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Trade War to Currency War

Wall Street was already 100 points off when Trump suggested that the Fed shouldn’t be raising rates and whilst the Dow bounced marginally as the dollar receded, this wasn’t enough to stop the Dow closing near its session lows. The broader US market also closed down 0.4% after disappointing corporate earnings and a lacklustre session.

Tradition states that the US President doesn’t comment on monetary policy but given that Trump is a bit of a wild card, it perhaps isn’t that surprising that Trump broke with tradition (for a second time). The dollar plummeted 0.5%, from its 12-month high, in a matter of minutes following remarks that he isn’t thrilled about higher rates and has since clawed some of those losses back. The reality is that Fed Chair Powell is very unlikely to adjust his decision making just because Trump wants a weaker dollar. At the margins, there is a tiny chance that some policymakers are less inclined to hike on the back of Trump’s comments, but this risk is extremely small.


Timing Is Everything

As Trump moaned about the strength of the dollar, the PBOC devalued the yuan by the most since 2016, sending a chill through the markets. Interpreted as China’s response to the US trade war – the starting of a currency war- risk off is prevailing with traders selling out of equities sending Asian markets and European futures sharply lower. It was only a month ago when China denied that they would start a currency war following Trump’s action. A lot can change in a month under Trump.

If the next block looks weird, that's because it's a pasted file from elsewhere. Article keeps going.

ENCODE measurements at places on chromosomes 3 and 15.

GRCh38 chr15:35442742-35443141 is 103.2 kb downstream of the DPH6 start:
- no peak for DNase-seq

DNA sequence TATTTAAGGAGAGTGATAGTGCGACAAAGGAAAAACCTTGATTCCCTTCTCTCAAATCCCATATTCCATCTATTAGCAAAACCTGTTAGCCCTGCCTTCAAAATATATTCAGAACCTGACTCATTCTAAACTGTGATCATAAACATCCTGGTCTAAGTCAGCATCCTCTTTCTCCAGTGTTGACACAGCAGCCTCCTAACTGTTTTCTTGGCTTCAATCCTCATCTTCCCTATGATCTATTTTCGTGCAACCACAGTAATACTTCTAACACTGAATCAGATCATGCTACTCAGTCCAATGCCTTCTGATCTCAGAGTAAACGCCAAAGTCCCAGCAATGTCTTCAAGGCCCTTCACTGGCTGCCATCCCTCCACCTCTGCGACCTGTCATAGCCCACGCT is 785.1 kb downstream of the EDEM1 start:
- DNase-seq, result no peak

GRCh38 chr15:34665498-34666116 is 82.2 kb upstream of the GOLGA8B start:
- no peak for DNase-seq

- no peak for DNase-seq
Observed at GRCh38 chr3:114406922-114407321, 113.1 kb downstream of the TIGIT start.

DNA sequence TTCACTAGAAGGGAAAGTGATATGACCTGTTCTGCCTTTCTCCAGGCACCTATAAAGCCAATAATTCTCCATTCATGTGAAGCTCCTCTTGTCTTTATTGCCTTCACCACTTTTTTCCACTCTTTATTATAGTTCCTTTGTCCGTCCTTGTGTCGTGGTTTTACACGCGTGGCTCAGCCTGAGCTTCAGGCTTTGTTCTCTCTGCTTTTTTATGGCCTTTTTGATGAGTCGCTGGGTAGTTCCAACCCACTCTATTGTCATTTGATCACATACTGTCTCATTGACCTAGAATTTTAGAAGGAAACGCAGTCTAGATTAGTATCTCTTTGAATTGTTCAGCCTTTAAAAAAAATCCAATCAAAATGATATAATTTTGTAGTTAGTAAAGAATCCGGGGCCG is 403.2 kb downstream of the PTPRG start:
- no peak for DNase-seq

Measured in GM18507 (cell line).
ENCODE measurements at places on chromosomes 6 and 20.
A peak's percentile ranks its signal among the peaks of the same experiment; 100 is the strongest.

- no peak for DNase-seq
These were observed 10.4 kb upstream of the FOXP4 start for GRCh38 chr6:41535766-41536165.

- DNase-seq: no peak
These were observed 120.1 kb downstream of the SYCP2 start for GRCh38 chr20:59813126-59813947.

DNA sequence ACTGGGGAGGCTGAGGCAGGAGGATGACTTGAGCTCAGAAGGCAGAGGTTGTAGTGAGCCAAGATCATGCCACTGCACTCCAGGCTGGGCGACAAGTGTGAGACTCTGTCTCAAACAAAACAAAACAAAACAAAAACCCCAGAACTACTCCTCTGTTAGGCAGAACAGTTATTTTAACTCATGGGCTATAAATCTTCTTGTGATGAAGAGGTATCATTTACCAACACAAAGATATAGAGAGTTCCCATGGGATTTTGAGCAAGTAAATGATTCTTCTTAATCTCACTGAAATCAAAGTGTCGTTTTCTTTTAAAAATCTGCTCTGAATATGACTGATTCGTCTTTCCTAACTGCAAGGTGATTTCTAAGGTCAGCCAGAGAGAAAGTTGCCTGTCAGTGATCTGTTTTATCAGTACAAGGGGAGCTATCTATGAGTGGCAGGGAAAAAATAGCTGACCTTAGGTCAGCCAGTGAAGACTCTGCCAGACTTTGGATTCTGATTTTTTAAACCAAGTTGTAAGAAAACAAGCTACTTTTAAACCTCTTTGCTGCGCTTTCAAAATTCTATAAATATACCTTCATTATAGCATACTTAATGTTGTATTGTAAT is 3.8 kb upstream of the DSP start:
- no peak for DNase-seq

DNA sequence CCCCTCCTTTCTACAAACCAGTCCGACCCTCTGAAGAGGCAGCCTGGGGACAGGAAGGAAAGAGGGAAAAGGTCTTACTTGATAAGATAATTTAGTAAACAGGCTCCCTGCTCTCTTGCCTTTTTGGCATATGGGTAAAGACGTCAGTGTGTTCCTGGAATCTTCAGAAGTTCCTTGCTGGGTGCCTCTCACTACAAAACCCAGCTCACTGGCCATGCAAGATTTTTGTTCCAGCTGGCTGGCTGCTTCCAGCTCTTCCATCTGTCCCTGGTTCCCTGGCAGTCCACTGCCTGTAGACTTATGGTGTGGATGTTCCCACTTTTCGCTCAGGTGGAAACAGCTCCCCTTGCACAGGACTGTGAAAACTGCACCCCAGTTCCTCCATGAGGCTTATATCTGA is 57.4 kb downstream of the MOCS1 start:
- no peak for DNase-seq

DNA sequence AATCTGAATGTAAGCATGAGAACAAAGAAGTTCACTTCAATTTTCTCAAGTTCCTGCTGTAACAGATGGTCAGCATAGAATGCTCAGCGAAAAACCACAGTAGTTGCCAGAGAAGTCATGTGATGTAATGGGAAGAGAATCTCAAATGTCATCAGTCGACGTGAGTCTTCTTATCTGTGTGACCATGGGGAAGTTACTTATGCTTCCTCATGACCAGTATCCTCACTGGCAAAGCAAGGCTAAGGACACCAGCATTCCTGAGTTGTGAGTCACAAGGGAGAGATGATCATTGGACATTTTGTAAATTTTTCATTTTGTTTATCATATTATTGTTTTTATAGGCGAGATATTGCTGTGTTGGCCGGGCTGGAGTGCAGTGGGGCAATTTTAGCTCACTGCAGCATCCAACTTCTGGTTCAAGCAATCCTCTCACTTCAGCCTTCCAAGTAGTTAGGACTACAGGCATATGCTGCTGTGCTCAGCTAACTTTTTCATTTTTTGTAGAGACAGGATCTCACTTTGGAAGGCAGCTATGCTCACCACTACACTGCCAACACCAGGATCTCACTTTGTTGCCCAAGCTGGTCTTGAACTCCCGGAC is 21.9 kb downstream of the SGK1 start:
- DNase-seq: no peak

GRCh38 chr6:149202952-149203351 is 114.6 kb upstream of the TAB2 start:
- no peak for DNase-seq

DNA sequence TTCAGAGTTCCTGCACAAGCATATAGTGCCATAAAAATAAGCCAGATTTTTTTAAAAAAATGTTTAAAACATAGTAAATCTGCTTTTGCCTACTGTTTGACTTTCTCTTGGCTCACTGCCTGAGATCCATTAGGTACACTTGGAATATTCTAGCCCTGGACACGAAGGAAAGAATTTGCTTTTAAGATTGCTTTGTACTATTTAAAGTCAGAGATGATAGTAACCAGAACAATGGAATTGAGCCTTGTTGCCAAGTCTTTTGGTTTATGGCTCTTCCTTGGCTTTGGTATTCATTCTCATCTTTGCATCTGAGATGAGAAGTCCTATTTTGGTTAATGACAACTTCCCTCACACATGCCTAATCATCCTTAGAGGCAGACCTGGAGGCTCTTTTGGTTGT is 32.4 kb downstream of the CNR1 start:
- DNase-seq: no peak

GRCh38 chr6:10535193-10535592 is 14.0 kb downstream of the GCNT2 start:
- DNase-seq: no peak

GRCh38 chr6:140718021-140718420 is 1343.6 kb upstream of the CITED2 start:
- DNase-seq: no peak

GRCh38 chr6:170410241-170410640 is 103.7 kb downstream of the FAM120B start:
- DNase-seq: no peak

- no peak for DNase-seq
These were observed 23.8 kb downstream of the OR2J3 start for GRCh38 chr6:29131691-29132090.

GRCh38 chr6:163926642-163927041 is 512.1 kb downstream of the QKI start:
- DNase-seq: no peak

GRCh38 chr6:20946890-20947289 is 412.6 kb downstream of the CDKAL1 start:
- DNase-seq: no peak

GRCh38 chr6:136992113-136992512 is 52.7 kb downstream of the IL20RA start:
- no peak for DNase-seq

Can oil extend Thursday’s rally?

Reports that Saudi Arabia expects reduced oil exports this month supported the price of oil on Thursday, but this appeared to be too little too late. Oil has lost over 3.5% across this week so far and has chalked up losses of over 8.3% across the month to date, with the potential to add to these losses when the Baker Hughes US drilling activity figures come to light later today. A government report showed that US production hit a record last week, at 11 million barrels per day, this comes at a time when OPEC are easing their production restriction, Libya are once again back in the game and Treasury Secretary Steve Mnuchin suggested that the US could adopt a softer stance on some Iranian crude buyers, a comment that sent crude tumbling close to 5% at the start of the week.

Last week the rig count was unchanged. An increase in the number of rigs actively drilling could put further pressure on oil, bringing it back towards support at $70.

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